As a new academic year begins this week amid a COVID-19 pandemic flareup fueled by the delta variant, it’s every school district for itself in Colorado regarding health policies for high school athletics.
Without the need to gain approval for specific statewide variances in order to conduct its seasons, the Colorado High School Activities Association is taking a different tack this year — one that’s considerably less involved.
And that hands-off approach, announced less than a week before the first fall sports practices began Monday, caught some school districts and local health agencies flat-footed.
“Local public health officials and local leaders will determine public health protocols for in-person learning and activity participation,” CHSAA stated in a news release sent out July 28. “Local public health officials and school districts have the autonomy to adopt stricter standards than the national and state recommendations based on the conditions in their area.”
In multiple instances, districts or health authorities assumed CHSAA was taking the lead on COVID-19 policies for high school sports in Colorado. Once fall sports began, they quickly realized that wasn’t the case.
District athletic directors are now turning to local health departments to put guidelines in place, but those departments, such as Mesa County Public Health, said that they are there only for “support and consultation as requested.”
In MCPH’s “Keeping Schools Open Plan,” the plan states that “all CHSAA sponsored events will continue to follow CHSAA safety guidelines,” but CHSAA’s clearly stated policy is for districts to direct all public health-related questions to local officials. The Tri-County Health Department had also been operating under the assumption CHSAA would establish health guidelines before being informed otherwise earlier this week, public affairs officer Melissa Sager said.
Mesa Valley County School District 51 met with local health officials Wednesday, Limon Public Schools will meet with theirs Aug. 9 and Cherry Creek School District is still “finalizing some plans,” a CCSD representative said.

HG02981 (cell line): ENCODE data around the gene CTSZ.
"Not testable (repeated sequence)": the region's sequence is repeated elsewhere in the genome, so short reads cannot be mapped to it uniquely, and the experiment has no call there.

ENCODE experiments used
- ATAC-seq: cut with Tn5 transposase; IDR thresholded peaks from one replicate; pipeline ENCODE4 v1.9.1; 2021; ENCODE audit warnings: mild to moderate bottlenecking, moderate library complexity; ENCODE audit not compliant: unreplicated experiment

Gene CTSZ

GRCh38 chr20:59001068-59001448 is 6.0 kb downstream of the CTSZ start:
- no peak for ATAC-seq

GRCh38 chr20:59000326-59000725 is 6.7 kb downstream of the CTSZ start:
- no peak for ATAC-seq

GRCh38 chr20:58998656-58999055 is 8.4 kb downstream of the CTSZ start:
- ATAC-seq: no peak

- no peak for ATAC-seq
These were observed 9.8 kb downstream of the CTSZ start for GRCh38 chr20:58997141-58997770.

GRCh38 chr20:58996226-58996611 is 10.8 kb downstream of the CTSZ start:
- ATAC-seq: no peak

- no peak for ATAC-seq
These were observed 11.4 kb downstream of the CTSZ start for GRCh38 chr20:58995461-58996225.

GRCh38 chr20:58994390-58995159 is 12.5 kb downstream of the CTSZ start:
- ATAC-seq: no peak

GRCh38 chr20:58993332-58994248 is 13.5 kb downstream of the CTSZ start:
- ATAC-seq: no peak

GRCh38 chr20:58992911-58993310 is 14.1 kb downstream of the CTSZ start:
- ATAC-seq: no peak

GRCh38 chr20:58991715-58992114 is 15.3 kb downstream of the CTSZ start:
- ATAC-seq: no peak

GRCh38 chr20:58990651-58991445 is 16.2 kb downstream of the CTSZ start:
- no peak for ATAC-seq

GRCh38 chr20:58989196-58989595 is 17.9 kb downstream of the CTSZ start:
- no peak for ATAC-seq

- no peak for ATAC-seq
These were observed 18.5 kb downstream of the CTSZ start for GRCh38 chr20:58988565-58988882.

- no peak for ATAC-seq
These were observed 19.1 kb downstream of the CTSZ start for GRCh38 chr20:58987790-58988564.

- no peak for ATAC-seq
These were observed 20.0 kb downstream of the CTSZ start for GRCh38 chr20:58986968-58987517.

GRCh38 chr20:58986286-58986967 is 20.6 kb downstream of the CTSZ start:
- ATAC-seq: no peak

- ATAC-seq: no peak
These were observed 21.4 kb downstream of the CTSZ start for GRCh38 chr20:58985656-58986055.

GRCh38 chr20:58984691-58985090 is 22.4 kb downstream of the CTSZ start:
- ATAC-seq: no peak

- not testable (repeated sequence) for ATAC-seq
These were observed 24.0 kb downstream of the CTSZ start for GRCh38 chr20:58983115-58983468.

Denver Public Schools, home to 43 high schools, is the largest public school district in the state.
“At this point, we have not finalized any details,” Karen Higel, Denver Public Schools’ athletic director, told The Denver Post this week. “We are hoping to move forward with the sports CHSAA offers.”
DPS released guidelines Tuesday regarding masking-and-health procedures for the upcoming school year. The release stated that masks will be required for all students, staff and faculty, regardless of vaccination status, but masks won’t be required outside. It didn’t specify if that requirement also applies to athletics and extracurriculars — particularly those played indoors, like volleyball.
Jeffco Public Schools, while not mandating masks for students 12 and older, has strongly recommended they be vaccinated and wear masks. But it also didn’t set sport-specific guidelines in a release sent out late last week.
In accordance with the Colorado Department of Public Health and Environment, DPS won’t require quarantines for routine classroom exposures. It’ll be a case-by-case basis instead. Again, it didn’t specify how that applies to sports teams.
Denver Mayor Michael Hancock announced Monday that city employees, health care and school staff within DPS will be required to get the COVID-19 vaccine by Sept. 30 or receive mandatory COVID-19 tests twice a week.
According to Tri-County, there will be no requirements for sports teams during the 2021-22 school year. Instead, the department issued recommendations that teams and districts can choose to follow, Sager said.
Tri-County will become involved if there is an outbreak of the virus, meaning five or more people become infected. Outbreaks must be reported to the agency, which will conduct an investigation and work with teams and schools on mitigation efforts.
“It’s all very case-by-case,” Sager said. “In absence of requirements it really looks like all of our schools, all of our school communities are different — vastly different.”
For CHSAA state championship events later in the school year, health guidelines will be based on local health department policies where the competition occurs — the same policy the association put in place last year. CHSAA declined to go on the record outside of its official statement.
This content was originally published here.